I recently took a road trip to the Olympic peninsula and that was both beautiful and balming for my soul. You can see some of those lovely pictures below. And NEXT weekend I’m taking a snowy adventure to Leavenworth! I’m so excited for so much beautiful snowy goodness.

Oh! And I’ll be headed over to San Francisco, for a week, in January! So really the whole travel life style is working beautifully, at the moment. The thing I’ve learned about travel is that if you make it a priority (and better, if people know you’re the type to jump at the opportunity), the adventures will come to you. I promise to keep up more on the blog, since the storm seems to have calmed for the moment *knock on wood*. Especially while I’m backpacking – I plan on smothering you all with stories and whimsy about my adventures.

DSC_0918
DSC_0937

DSC_0940

DSC_0944

DSC_0953

DSC_0962

DSC_0964

DSC_0968

DSC_0973

Lessons Learned In Amsterdam: Day 2

Screen Shot 2015-01-13 at 10.55.57 AM

I’m not in Amsterdam anymore, but I still thought I’d write a recap of what happened so you all don’t think I fell into a canal or never came back from Holland.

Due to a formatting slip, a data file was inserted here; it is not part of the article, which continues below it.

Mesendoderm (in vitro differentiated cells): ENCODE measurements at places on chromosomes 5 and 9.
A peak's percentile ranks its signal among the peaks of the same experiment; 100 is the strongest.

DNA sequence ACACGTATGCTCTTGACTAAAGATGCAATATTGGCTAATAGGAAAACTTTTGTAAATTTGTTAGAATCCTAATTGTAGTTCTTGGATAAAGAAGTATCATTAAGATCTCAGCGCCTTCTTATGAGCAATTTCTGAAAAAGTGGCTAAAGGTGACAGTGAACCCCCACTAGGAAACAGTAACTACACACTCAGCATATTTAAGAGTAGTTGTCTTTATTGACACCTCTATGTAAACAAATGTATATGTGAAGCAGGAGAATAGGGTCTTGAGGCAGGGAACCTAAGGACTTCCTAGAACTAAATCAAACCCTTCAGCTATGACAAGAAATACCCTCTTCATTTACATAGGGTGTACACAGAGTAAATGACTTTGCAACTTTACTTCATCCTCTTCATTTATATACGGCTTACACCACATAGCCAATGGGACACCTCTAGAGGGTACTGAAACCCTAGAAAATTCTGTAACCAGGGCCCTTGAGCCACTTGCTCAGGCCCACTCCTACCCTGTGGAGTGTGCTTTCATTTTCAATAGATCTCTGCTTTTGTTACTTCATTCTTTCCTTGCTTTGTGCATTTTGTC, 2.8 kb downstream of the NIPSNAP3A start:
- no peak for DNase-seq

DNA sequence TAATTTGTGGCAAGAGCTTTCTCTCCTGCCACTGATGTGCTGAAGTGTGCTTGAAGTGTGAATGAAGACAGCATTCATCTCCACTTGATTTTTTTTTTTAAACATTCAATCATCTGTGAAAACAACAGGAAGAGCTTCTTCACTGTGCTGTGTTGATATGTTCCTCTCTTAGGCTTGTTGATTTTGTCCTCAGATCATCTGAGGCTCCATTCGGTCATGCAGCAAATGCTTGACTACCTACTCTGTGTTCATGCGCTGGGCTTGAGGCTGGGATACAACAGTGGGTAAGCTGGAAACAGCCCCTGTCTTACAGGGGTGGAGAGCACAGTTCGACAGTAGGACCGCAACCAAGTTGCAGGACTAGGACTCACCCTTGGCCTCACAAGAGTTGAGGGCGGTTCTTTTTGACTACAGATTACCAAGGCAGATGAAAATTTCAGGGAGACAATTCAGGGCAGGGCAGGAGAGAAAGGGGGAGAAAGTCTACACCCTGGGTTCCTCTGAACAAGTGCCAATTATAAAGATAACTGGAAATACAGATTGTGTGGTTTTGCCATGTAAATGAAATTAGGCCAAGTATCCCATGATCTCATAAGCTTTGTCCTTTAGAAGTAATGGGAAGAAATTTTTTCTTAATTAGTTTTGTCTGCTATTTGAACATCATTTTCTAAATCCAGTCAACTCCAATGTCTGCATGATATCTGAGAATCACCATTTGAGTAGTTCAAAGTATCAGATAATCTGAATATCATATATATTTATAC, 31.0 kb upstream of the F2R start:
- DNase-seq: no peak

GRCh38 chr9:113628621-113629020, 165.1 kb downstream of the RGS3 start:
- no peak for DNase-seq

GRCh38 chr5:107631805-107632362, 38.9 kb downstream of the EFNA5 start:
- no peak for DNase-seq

After going to bed at the beautifully early time of 10pm (I had been up at 5 am – and I had no kids there. Yes, I slept.) on Saturday night, I woke up the next morning at 7:30am and headed on a solo adventure around the city.

I admit that this was kind of intentional. The night before had gone from slightly sketchy to etch-a-sketch real quick and I decided to go home early. But Amsterdam in the morning light was lovely. I was basically the only one awake in the city, but the stores were just starting to open up and the coffee shops had been opened for a bit, already. I suspect they open early so that all the tourists who had a bit too much “fun” the night before can grab some caffeine before boarding their trains, planes and buses back to wherever they came from.

I love walking around cities when no one is on the streets, though. No matter where I am it’s always my favorite time of day. I feel like this time, whether early morning…or the other kind of early morning, allows you to really get to “meet” the city. Not the people, tourists or the culture that has grown out of whatever twisted ideas people of that generation have placed there, but the actual city.

You get to see the skeleton architecture without the forms and figures of other people shadowing them. And the thing about European architecture is that there really ARE things you should be looking at, when it comes to buildings. They are beautiful and intricate with carvings and embellishments that just do not exist in the modern world. The buildings carry stories. And, even if just for a few hours, I get to walk around and learn them. And THAT is one of the biggest reasons I travel.